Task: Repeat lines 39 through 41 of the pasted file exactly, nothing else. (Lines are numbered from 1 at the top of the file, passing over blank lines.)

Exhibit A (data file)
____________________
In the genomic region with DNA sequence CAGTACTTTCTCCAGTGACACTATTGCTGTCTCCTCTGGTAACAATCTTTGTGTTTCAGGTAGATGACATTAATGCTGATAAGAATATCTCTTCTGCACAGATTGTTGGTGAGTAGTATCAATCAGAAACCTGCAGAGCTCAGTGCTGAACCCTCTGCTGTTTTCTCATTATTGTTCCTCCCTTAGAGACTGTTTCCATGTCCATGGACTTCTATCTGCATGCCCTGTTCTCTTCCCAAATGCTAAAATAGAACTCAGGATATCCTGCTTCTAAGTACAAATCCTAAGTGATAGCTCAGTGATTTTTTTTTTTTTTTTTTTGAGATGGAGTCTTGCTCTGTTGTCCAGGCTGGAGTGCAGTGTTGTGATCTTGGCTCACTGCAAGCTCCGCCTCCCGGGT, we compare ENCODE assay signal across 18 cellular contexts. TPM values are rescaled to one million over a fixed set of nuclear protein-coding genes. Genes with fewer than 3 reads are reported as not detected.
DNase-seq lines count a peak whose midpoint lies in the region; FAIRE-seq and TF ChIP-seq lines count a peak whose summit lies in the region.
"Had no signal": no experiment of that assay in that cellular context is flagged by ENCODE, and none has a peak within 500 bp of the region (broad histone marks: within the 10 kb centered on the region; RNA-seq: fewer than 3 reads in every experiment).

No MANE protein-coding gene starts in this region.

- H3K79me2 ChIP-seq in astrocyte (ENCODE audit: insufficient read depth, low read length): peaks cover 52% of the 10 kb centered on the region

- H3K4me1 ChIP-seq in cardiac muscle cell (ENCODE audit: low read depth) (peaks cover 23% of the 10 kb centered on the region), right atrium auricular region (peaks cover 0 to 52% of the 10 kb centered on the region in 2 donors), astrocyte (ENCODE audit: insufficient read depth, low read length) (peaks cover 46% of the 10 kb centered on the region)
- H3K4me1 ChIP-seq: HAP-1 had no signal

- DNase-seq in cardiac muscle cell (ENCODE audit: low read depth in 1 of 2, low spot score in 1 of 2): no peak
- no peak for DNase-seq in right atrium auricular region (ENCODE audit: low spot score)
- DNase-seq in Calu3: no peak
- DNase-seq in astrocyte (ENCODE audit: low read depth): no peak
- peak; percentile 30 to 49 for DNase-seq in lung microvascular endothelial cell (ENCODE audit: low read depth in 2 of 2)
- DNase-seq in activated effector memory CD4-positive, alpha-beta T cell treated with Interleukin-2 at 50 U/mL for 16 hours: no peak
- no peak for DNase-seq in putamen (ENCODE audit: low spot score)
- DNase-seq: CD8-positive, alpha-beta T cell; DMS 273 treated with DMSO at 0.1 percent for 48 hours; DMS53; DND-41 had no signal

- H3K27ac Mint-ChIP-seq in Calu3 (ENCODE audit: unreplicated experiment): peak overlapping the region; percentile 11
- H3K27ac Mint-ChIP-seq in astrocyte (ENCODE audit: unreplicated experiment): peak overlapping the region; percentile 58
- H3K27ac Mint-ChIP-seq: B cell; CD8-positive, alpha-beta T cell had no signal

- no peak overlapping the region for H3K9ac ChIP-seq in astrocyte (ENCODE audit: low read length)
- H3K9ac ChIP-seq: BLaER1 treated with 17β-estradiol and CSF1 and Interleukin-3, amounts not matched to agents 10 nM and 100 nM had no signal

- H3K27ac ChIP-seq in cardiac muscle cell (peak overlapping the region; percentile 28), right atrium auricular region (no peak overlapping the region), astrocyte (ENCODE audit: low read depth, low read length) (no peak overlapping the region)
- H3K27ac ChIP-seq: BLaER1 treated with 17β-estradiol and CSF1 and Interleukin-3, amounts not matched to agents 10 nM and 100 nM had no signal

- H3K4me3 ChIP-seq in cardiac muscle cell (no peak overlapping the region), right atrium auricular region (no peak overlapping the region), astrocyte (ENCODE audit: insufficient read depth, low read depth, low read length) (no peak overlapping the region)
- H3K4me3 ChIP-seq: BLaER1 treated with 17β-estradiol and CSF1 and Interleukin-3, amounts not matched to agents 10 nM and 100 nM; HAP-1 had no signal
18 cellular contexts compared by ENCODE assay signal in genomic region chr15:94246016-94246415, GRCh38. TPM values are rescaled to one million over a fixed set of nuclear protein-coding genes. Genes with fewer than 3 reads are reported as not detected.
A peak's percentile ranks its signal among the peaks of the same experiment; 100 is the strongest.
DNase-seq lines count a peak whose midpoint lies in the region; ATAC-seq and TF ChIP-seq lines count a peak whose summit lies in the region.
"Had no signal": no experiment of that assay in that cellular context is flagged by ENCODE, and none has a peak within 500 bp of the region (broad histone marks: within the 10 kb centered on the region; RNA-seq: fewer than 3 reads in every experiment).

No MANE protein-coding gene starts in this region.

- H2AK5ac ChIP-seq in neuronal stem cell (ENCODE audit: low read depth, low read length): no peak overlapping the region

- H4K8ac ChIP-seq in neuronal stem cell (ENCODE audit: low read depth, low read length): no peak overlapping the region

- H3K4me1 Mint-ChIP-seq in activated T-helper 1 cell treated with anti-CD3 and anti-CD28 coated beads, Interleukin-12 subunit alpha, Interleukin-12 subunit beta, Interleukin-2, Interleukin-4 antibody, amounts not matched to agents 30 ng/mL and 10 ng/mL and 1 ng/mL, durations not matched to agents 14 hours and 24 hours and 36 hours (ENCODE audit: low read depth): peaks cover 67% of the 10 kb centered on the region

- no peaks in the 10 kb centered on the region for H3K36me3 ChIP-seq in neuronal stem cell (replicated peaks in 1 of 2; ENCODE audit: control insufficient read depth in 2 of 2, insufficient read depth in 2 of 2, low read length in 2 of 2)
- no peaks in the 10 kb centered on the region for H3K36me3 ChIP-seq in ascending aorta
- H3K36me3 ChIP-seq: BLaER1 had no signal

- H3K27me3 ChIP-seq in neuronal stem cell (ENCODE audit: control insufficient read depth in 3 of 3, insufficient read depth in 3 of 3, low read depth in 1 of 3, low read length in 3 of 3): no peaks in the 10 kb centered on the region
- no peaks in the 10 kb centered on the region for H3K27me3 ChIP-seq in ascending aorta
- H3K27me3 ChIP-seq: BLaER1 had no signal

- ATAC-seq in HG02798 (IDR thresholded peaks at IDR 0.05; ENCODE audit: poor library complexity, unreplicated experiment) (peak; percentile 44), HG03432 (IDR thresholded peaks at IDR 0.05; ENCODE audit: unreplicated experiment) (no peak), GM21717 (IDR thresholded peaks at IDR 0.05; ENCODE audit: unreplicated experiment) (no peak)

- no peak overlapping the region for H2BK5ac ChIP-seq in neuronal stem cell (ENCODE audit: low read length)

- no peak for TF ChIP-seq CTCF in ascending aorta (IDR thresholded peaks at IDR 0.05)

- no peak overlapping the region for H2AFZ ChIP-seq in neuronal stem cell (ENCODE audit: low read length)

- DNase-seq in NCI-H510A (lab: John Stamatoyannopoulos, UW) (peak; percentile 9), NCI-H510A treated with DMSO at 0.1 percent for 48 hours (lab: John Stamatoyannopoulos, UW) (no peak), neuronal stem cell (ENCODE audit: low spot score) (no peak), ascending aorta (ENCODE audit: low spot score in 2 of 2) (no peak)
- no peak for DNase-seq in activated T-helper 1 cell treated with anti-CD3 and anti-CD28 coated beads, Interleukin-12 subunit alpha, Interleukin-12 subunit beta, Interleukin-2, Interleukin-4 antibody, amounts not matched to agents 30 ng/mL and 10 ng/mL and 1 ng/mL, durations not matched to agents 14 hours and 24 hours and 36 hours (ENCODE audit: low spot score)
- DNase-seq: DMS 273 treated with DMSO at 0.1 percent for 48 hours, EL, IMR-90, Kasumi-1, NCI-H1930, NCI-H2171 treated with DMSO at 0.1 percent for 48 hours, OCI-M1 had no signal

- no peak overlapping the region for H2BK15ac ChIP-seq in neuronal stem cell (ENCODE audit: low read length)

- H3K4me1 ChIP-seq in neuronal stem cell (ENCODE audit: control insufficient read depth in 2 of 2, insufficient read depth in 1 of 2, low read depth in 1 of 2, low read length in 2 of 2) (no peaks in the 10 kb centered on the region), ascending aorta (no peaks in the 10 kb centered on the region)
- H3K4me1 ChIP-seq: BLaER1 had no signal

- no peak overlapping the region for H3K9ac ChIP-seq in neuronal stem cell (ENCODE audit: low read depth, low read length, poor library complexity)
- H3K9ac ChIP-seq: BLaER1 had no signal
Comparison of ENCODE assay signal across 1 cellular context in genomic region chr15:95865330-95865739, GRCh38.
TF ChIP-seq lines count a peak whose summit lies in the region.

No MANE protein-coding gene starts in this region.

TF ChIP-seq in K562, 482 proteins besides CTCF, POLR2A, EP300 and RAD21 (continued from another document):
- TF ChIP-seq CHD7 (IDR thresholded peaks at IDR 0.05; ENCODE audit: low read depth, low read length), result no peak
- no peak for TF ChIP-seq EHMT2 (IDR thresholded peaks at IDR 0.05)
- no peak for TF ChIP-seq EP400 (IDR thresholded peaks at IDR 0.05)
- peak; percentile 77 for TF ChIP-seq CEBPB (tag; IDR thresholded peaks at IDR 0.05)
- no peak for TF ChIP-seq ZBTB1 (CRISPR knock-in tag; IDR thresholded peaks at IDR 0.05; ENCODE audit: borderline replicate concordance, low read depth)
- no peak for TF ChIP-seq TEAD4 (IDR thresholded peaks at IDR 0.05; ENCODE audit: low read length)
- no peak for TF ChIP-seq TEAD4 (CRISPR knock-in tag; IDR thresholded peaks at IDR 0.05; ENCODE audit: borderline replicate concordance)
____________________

- ATAC-seq in HG02798 (IDR thresholded peaks at IDR 0.05; ENCODE audit: poor library complexity, unreplicated experiment) (peak; percentile 44), HG03432 (IDR thresholded peaks at IDR 0.05; ENCODE audit: unreplicated experiment) (no peak), GM21717 (IDR thresholded peaks at IDR 0.05; ENCODE audit: unreplicated experiment) (no peak)

- no peak overlapping the region for H2BK5ac ChIP-seq in neuronal stem cell (ENCODE audit: low read length)

- no peak for TF ChIP-seq CTCF in ascending aorta (IDR thresholded peaks at IDR 0.05)